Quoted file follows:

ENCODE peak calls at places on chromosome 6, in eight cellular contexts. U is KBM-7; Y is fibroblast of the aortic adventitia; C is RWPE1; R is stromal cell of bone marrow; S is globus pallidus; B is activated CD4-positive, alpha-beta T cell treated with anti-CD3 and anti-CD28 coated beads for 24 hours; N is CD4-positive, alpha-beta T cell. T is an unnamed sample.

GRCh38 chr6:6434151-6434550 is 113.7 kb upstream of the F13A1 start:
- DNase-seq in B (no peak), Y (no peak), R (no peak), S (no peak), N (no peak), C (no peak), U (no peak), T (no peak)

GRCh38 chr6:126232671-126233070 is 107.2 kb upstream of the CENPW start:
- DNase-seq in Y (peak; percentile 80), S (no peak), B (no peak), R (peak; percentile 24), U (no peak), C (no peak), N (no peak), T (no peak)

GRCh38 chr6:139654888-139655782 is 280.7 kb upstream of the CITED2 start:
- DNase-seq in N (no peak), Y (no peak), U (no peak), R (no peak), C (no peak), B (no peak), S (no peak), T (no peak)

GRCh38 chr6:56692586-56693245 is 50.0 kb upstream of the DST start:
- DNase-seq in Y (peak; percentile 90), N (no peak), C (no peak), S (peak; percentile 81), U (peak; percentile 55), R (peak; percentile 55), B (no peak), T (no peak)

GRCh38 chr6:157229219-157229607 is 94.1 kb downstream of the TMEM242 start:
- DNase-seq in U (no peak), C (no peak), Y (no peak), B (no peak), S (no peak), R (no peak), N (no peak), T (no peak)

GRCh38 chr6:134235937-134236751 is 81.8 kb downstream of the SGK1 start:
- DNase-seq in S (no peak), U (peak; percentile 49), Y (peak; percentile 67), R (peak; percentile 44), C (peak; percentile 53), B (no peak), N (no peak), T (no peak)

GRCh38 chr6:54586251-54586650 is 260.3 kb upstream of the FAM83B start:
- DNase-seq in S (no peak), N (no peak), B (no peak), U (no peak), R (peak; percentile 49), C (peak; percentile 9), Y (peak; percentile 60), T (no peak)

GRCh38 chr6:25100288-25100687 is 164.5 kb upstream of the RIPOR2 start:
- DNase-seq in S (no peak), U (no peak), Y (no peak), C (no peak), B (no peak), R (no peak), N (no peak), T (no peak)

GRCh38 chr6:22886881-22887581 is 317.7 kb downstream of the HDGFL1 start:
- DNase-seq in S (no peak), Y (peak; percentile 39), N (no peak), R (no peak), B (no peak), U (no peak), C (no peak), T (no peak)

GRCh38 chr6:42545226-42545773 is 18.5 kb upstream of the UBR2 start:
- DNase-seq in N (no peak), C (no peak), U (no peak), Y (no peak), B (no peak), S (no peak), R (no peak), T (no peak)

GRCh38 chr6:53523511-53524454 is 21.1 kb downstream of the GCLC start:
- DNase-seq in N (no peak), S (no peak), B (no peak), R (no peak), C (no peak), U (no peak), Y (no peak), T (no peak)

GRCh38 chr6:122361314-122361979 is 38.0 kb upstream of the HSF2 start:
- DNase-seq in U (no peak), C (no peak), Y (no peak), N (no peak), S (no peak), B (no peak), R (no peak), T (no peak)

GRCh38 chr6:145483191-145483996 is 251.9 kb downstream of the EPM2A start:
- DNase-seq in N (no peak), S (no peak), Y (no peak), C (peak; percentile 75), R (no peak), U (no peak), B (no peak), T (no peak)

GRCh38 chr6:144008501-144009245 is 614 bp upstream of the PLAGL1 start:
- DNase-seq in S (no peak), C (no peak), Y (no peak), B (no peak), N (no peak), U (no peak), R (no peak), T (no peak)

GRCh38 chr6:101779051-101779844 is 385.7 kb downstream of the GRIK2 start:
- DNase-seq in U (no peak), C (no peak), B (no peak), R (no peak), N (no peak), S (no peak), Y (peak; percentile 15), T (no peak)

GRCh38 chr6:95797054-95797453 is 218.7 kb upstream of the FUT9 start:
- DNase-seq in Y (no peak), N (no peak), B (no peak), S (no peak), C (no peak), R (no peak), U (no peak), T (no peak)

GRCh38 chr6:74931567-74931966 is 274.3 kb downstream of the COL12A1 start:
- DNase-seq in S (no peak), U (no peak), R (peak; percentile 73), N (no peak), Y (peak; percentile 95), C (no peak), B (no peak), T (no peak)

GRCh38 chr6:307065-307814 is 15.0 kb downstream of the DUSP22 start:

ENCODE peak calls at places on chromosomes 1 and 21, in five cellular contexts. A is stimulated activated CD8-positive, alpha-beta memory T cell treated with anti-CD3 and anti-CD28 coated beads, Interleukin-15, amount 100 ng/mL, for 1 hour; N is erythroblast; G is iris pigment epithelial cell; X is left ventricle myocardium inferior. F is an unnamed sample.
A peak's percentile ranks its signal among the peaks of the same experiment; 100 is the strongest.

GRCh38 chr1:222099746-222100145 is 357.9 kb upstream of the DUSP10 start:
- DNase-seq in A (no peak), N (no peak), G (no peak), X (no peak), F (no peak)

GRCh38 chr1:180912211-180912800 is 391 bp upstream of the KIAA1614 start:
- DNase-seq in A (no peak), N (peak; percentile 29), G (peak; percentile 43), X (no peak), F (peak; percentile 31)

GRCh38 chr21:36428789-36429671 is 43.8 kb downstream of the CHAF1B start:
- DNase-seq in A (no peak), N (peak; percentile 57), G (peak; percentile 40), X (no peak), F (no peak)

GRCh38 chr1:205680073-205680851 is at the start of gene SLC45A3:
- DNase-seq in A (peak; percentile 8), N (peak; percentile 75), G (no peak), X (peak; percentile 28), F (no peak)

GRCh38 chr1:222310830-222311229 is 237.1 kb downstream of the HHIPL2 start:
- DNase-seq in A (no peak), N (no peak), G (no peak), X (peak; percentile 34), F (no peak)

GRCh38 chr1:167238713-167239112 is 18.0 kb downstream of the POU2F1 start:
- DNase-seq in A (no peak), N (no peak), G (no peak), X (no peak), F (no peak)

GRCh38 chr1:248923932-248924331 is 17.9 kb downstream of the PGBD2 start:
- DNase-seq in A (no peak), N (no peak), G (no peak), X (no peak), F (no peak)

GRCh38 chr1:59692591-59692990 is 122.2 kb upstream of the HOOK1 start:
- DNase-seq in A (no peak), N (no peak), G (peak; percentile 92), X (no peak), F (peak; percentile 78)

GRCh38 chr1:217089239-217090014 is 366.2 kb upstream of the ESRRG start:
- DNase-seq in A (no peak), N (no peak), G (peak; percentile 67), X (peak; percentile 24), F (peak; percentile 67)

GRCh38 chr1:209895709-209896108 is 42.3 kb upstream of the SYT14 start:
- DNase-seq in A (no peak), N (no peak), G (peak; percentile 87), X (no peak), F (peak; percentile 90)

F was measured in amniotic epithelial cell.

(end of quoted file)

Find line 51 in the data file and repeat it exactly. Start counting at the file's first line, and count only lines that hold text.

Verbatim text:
GRCh38 chr1:248923932-248924331 is 17.9 kb downstream of the PGBD2 start: